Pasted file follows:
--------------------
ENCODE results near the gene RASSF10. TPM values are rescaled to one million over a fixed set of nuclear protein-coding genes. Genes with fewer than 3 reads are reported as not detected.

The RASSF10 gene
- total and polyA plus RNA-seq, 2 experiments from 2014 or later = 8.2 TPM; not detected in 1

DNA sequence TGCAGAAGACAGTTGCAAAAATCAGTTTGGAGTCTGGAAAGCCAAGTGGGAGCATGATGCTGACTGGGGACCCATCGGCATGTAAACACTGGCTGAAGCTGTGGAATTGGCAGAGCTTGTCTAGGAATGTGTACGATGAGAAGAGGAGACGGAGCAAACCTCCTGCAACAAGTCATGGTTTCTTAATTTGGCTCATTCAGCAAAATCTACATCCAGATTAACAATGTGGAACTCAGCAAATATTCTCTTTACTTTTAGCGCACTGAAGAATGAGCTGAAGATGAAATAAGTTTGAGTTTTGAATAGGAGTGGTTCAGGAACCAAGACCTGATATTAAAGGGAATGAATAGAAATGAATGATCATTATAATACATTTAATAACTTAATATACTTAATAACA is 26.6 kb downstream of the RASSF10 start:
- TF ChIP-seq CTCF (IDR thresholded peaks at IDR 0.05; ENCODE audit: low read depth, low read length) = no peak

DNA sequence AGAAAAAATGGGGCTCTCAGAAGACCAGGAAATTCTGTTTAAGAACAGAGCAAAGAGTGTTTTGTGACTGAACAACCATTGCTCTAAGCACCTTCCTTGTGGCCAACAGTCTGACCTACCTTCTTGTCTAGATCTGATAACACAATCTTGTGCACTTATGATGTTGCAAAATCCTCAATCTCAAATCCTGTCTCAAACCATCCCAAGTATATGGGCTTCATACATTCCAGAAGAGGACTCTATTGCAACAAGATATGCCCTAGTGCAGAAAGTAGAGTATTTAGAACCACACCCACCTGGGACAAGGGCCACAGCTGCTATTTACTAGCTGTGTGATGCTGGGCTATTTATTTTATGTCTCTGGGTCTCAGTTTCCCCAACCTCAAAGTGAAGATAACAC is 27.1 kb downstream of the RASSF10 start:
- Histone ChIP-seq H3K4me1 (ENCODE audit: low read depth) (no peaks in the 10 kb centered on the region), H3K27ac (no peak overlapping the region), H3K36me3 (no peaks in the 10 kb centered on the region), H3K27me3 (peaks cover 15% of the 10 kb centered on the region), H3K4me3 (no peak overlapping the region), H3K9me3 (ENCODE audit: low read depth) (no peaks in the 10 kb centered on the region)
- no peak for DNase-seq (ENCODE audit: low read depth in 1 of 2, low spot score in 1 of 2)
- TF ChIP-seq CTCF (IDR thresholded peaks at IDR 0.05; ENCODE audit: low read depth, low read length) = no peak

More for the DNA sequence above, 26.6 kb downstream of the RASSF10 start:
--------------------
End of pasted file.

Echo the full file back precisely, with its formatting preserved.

ENCODE results near the gene RASSF10. TPM values are rescaled to one million over a fixed set of nuclear protein-coding genes. Genes with fewer than 3 reads are reported as not detected.

The RASSF10 gene
- total and polyA plus RNA-seq, 2 experiments from 2014 or later = 8.2 TPM; not detected in 1

DNA sequence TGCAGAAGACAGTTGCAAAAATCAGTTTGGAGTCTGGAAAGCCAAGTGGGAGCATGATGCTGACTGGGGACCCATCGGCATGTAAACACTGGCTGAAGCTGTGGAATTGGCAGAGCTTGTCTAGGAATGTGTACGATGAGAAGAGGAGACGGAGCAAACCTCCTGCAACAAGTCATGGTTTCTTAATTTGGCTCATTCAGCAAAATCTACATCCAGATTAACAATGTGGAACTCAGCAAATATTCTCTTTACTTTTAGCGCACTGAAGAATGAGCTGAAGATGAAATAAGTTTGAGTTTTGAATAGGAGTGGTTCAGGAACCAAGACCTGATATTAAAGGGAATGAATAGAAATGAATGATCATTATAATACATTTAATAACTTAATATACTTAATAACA is 26.6 kb downstream of the RASSF10 start:
- TF ChIP-seq CTCF (IDR thresholded peaks at IDR 0.05; ENCODE audit: low read depth, low read length) = no peak

DNA sequence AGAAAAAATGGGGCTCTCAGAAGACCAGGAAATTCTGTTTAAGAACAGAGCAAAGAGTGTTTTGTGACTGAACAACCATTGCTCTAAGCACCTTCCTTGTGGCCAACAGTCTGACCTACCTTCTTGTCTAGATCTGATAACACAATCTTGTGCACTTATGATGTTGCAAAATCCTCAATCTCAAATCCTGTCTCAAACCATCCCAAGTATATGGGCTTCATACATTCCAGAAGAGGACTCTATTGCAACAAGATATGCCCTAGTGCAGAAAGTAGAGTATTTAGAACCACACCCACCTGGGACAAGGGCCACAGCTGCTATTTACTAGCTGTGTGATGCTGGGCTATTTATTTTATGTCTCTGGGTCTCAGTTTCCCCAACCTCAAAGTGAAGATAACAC is 27.1 kb downstream of the RASSF10 start:
- Histone ChIP-seq H3K4me1 (ENCODE audit: low read depth) (no peaks in the 10 kb centered on the region), H3K27ac (no peak overlapping the region), H3K36me3 (no peaks in the 10 kb centered on the region), H3K27me3 (peaks cover 15% of the 10 kb centered on the region), H3K4me3 (no peak overlapping the region), H3K9me3 (ENCODE audit: low read depth) (no peaks in the 10 kb centered on the region)
- no peak for DNase-seq (ENCODE audit: low read depth in 1 of 2, low spot score in 1 of 2)
- TF ChIP-seq CTCF (IDR thresholded peaks at IDR 0.05; ENCODE audit: low read depth, low read length) = no peak

More for the DNA sequence above, 26.6 kb downstream of the RASSF10 start: